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There's no better way to elevate your dining room than with a beautiful tablescape – ask any designer and they're sure to agree. While any type of table decor is bound to make your evening extra special when it comes to hosting seasonal dinner parties, going the extra mile with a themed table is sure to impress your guests. With that in mind, what better way to celebrate the spooky season than with a dramatic tablescape this Halloween?
These days, an expertly curated table setting involves a whole lot more than just positioning cutlery in the right place. You'll want to consider your tableware, your napkins, the tablecloth, and your centerpiece – and here I'm just stating the more obvious elements. It might sound like a lot of effort but the results are well worth it, and tablescape falls under the more fun DIY design projects!
Despite this, of all the holidays in the annual calendar, Halloween is the one that undoubtedly lacks the same classy elegance as, say, Christmas or Easter. Dominated by plastic decorations and kids' toys, preventing your Halloween decor from becoming too kitsch and tacky is a difficult task, but fear not. To help you curate a stylishly spooky Halloween table display that hits the mark, we've asked some expert table stylists for a few words of advice.
Lilith is an expert at following news and trends across the world of interior design. She's committed to helping readers make the best choices in their homes through sharing practical tips and guides for all their DIY decor ideas. With Halloween just around the corner, she spoke with tabletop stylists for this piece to learn how to curate a spooktacular tablescape.
How to create a spooky Halloween tablescape
1. Translate your porch decor to your table
If you're hosting a Halloween dinner party, the chances are you have themed decorations outside your home, too. To create a sense of flow, continue the same porch decor ideas inside your home bringing the concept indoors.
Perhaps you've gone for a witchy theme with caldrons, or maybe you've opted for a classic pumpkin look – whichever it is, replicate the same idea at your table. 'I like to scatter ornaments and paper decorations all over the table, whether it be cobwebs, bats and spiders, or other embellishments,' says Simon Thie, CEO and founder of The Conscious.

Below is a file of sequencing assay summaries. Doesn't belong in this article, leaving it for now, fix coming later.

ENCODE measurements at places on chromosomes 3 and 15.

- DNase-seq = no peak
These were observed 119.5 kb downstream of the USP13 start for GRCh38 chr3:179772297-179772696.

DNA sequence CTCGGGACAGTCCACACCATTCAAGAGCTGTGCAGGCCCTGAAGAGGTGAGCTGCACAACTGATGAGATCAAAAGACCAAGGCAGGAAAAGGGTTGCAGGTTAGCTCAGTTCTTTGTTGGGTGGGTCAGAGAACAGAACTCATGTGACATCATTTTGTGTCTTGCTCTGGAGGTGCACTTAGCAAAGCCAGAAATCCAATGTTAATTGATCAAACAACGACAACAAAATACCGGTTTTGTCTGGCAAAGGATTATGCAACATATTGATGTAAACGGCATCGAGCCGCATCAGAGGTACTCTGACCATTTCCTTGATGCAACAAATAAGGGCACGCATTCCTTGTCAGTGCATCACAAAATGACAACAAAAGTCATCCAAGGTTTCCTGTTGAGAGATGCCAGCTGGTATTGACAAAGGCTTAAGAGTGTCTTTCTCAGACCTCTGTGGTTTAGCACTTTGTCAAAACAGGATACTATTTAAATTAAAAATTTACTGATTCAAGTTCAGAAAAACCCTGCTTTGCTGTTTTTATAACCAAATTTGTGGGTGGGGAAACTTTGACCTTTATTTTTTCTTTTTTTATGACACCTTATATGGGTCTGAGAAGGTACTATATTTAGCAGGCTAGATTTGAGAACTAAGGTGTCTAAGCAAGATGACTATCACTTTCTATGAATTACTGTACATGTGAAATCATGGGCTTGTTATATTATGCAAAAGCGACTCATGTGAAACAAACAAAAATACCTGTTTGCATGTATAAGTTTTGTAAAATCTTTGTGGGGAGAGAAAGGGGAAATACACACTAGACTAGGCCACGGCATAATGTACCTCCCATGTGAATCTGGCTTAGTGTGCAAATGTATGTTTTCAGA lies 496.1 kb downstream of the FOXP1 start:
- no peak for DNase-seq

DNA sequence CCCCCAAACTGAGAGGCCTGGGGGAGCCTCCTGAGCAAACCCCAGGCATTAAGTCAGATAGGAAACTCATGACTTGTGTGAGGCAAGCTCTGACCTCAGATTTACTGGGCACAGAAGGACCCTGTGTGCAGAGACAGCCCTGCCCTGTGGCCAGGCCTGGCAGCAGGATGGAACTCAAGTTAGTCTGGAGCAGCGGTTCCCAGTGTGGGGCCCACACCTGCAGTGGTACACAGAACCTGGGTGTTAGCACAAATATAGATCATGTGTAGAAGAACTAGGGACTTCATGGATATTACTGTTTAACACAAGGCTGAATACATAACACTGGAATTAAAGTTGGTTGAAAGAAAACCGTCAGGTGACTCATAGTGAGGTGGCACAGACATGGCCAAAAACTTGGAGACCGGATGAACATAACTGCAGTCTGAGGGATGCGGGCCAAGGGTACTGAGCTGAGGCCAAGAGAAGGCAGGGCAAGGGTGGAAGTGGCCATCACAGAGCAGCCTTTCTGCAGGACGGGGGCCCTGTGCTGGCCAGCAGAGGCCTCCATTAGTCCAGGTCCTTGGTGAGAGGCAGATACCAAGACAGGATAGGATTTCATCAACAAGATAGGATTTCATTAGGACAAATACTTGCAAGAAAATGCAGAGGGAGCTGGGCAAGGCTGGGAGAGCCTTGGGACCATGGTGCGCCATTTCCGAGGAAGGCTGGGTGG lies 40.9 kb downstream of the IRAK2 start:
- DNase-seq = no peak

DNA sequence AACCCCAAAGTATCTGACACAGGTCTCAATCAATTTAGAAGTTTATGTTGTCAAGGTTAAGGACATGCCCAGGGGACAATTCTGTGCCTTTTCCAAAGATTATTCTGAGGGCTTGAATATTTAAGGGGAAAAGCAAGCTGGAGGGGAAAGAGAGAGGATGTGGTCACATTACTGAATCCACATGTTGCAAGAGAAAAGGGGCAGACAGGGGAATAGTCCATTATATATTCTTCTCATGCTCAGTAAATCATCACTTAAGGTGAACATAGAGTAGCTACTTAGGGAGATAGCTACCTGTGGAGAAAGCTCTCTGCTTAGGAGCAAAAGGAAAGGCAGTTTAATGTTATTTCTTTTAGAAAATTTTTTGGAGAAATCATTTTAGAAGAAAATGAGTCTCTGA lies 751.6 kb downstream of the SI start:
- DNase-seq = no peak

While you mostly should avoid tacky decorations, don't be afraid to use a few cult favorites. 'Don’t underestimate the power of fake spiderwebbing,' says Imane Fiocchi, founder of tabletop styling business, Neon Lace Company. 'Take the time to separate the faux web into very thin strands to make it more authentic.' Drape some faux webs over the back of your dining chairs for a subtle spooky vibe.
While a few fake decorations help communicate the Halloween spirit, nothing beats natural and organic materials for a more elevated look. Use munchkin pumpkins or ornamental gourds on your table for a fall decor idea.
'Simple is always more tasteful so don’t carve faces into your pumpkins as this can look a bit cartoonish,' says James Mellan-Matulewicz, creative director and designer at Bobbi Beck. 'If you do want to get crafty, you could paint your pumpkins black and white and stencil words like "boo" onto them for a more stylish and clean aesthetic.'
2. Use a moody color palette
It wouldn't be Halloween without a dark color scheme. Choose moody greys, blues and purples to mimic a mysterious atmosphere.
'It's always a good idea to begin with a mood and a color,' suggests Imane. 'Look around your dining area for colors to pull from. My dining room has a lot of warmth so I style my spooky ’scapes with bright orange and black.'
To avoid the stereotypically gaudy Halloween colors like fluorescent orange and lime green which risk feeling tacky, use a conceptual fall theme instead. 'Think more burnt oranges and deep greens,' says James. 'Fill glass bowls with leaves collected from outside, use conkers or pine cones around candle bases and homemade wreaths using sticks and deep red berries.'
3. Make use of candles
Halloween is all about atmospheric, ambient lighting. For a spooky table that would put the Addams family to shame, use elegant vintage candelabras to set the mood and turn off your overhead lights.